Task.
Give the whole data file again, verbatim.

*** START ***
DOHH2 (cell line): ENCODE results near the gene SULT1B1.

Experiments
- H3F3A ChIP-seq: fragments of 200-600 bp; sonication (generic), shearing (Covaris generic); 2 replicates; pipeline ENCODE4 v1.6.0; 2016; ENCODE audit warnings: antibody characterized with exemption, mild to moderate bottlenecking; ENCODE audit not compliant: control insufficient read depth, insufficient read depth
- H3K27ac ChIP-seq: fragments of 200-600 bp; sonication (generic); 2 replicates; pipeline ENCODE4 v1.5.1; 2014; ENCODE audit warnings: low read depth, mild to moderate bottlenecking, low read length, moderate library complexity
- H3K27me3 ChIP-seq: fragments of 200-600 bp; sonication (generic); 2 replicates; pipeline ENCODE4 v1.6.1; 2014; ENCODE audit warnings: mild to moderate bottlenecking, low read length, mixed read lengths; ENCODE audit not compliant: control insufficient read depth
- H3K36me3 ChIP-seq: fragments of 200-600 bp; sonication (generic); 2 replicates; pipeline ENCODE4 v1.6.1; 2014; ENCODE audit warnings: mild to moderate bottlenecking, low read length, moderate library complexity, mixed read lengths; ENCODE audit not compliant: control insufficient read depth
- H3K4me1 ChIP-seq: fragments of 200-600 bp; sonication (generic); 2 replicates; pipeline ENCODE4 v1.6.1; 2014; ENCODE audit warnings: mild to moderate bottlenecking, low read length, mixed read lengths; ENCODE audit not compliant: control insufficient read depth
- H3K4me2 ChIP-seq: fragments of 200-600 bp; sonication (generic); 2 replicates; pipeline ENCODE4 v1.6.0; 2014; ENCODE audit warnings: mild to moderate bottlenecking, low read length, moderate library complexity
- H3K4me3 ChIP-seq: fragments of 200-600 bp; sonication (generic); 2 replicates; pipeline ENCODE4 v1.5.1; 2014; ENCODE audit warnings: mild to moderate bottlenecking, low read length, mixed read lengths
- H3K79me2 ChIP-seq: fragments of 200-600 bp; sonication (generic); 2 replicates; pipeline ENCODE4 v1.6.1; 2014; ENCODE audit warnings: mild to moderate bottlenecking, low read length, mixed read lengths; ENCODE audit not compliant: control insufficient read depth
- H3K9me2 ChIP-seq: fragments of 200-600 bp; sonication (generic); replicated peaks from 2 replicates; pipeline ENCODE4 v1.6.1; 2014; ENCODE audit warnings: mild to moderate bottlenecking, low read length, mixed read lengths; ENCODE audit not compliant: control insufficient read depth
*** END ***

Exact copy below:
DOHH2 (cell line): ENCODE results near the gene SULT1B1.

Experiments
- H3F3A ChIP-seq: fragments of 200-600 bp; sonication (generic), shearing (Covaris generic); 2 replicates; pipeline ENCODE4 v1.6.0; 2016; ENCODE audit warnings: antibody characterized with exemption, mild to moderate bottlenecking; ENCODE audit not compliant: control insufficient read depth, insufficient read depth
- H3K27ac ChIP-seq: fragments of 200-600 bp; sonication (generic); 2 replicates; pipeline ENCODE4 v1.5.1; 2014; ENCODE audit warnings: low read depth, mild to moderate bottlenecking, low read length, moderate library complexity
- H3K27me3 ChIP-seq: fragments of 200-600 bp; sonication (generic); 2 replicates; pipeline ENCODE4 v1.6.1; 2014; ENCODE audit warnings: mild to moderate bottlenecking, low read length, mixed read lengths; ENCODE audit not compliant: control insufficient read depth
- H3K36me3 ChIP-seq: fragments of 200-600 bp; sonication (generic); 2 replicates; pipeline ENCODE4 v1.6.1; 2014; ENCODE audit warnings: mild to moderate bottlenecking, low read length, moderate library complexity, mixed read lengths; ENCODE audit not compliant: control insufficient read depth
- H3K4me1 ChIP-seq: fragments of 200-600 bp; sonication (generic); 2 replicates; pipeline ENCODE4 v1.6.1; 2014; ENCODE audit warnings: mild to moderate bottlenecking, low read length, mixed read lengths; ENCODE audit not compliant: control insufficient read depth
- H3K4me2 ChIP-seq: fragments of 200-600 bp; sonication (generic); 2 replicates; pipeline ENCODE4 v1.6.0; 2014; ENCODE audit warnings: mild to moderate bottlenecking, low read length, moderate library complexity
- H3K4me3 ChIP-seq: fragments of 200-600 bp; sonication (generic); 2 replicates; pipeline ENCODE4 v1.5.1; 2014; ENCODE audit warnings: mild to moderate bottlenecking, low read length, mixed read lengths
- H3K79me2 ChIP-seq: fragments of 200-600 bp; sonication (generic); 2 replicates; pipeline ENCODE4 v1.6.1; 2014; ENCODE audit warnings: mild to moderate bottlenecking, low read length, mixed read lengths; ENCODE audit not compliant: control insufficient read depth
- H3K9me2 ChIP-seq: fragments of 200-600 bp; sonication (generic); replicated peaks from 2 replicates; pipeline ENCODE4 v1.6.1; 2014; ENCODE audit warnings: mild to moderate bottlenecking, low read length, mixed read lengths; ENCODE audit not compliant: control insufficient read depth